CYPRESS CREEK RENEWABLES
Solar + Pollinators Initiative
Cypress Creek Renewables is committed to the communities we serve and partner with to develop, build, and operate solar farms. As such, we are pioneering our Solar + Pollinators Initiative to benefit the environment and local farmers by increasing the wild habitat for pollinators, such as birds, bees, and butterflies.
Pollinators and Cypress Creek Solar Farms
Pollinator populations are in decline in the United State due to environmental stressors, including pesticides, parasites, diseases, and malnutrition. Without appropriate vegetation and land management, the number of pollinators will continue to decrease, putting farms and crop yields dependent upon flowering plants at risks.1 At the same time, solar energy projects are being developing in agriculture areas. Co-locating pollinator-friendly habitats and vegetation on solar farms can support and expand local pollinator populations and bring benefits to surround agriculture and the environment.
Pollinators and Agricultural Land UsePollinators provide an ecological service that is a requirement for more than 85% of the world’s flowering plants which is inclusive of most global crop species. Annually, around $3 billion is generated in the United States due to native pollinators’ services for over 100 crops. 2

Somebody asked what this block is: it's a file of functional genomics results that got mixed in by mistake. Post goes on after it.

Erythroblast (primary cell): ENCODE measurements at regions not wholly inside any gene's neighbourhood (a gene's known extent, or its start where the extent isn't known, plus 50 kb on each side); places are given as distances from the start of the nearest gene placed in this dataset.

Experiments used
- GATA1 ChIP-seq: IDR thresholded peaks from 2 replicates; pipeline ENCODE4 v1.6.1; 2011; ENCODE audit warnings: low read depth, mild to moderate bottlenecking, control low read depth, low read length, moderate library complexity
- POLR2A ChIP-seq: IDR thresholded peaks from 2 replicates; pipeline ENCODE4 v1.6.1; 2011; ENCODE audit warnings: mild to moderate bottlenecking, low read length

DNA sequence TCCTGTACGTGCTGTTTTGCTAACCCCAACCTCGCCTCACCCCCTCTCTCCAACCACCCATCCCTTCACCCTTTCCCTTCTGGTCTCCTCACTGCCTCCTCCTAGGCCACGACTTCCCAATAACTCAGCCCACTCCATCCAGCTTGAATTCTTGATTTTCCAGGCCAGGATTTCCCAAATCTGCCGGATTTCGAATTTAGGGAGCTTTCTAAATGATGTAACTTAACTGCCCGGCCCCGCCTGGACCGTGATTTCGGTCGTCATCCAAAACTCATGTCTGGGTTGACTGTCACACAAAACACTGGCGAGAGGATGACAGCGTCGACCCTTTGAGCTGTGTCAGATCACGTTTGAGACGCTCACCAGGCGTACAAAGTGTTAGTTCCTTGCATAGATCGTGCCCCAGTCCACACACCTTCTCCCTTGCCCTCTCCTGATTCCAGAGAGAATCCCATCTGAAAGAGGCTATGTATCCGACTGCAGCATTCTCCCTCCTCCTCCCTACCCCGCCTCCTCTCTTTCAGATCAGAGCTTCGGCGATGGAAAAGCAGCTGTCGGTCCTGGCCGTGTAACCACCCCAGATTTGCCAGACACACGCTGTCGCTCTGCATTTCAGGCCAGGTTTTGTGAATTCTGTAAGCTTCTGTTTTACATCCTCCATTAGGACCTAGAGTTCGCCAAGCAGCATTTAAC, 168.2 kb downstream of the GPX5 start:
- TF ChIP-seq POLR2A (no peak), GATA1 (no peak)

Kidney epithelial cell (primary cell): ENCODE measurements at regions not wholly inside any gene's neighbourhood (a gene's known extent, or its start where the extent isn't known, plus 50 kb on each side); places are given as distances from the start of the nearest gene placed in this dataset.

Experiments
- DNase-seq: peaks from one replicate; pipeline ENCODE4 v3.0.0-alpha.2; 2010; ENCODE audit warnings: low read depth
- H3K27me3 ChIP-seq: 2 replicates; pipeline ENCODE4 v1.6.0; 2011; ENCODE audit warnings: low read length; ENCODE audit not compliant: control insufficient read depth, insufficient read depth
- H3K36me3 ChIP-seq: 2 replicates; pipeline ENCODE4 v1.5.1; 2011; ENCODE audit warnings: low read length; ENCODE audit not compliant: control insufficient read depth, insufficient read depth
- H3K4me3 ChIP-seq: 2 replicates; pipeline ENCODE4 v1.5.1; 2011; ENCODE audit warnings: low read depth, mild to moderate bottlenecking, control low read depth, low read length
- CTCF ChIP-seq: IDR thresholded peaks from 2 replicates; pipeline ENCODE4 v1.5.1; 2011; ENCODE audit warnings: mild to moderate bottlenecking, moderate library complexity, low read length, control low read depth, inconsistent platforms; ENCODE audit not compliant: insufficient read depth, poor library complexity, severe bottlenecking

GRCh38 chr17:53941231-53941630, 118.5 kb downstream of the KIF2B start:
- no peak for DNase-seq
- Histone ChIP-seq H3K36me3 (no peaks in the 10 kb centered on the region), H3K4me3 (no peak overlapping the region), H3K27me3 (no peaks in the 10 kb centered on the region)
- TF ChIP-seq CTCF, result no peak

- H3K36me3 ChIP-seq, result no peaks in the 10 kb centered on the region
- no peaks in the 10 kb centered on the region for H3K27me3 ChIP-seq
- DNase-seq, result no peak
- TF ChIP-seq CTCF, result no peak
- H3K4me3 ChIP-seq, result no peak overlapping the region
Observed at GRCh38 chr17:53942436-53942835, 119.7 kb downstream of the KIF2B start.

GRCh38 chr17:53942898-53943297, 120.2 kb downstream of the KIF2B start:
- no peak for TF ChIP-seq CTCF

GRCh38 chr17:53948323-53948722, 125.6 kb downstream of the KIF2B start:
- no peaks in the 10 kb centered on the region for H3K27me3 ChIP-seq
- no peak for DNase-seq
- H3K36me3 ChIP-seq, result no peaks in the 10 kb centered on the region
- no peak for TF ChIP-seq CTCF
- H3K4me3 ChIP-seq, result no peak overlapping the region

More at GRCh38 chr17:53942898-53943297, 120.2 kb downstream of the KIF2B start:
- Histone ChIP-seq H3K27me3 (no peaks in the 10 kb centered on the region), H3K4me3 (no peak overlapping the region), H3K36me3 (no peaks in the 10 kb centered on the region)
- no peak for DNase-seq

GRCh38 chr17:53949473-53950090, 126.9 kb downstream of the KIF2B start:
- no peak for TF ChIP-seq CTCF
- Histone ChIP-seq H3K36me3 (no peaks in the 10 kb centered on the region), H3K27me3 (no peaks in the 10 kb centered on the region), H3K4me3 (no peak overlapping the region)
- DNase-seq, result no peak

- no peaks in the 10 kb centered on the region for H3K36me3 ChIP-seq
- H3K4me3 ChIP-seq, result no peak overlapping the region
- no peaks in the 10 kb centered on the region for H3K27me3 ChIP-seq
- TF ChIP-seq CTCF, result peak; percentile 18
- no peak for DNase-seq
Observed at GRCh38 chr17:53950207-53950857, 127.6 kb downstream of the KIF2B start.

Solar farms provide a once-in-a-generation opportunity to enable significant private-sector investment in acres and acres of clean and healthy pollen and nectar for the insects that are urgently needed in agriculture.”
Director of the Center for Pollinators in Energy
Farm income generation in the U.S. in 2010 due to pollinators3
Directly Pollinated Crops
Indirectly Pollinated Crops
Additional Agricultural Benefits
During the solar farm’s operation, soils rest and rebuild while the deep-rooted plants add organic matter and fertile top soil.
With pollinator habitat, storm water runoff can decrease 8–23%, depending on storm severity and amount of rainfall. A diverse mix of plants have stronger hydrologic performance standards than turf-grasses and other monocropping practices.4
1 Devkota, Kedar, Shiva Chandra Dhakal, and Resham Bahadur Thapa. “Economics of Beekeeping as Pollination Management Practices Adopted by Farmers in Chitwan District of Nepal.” Agriculture & Food Security. BioMedCentral, 05 May 2016. Web.
2 “New England Pollinator Handbook.” Pollinator Biology (2009): n. pag. Pollinator Biology and Habitat. USDA - NRCS. Web.
4 “Soil, Crop, & Storm Water Benefits of Solar Sites.” Fresh Energy, 22 Mar. 2016. Web.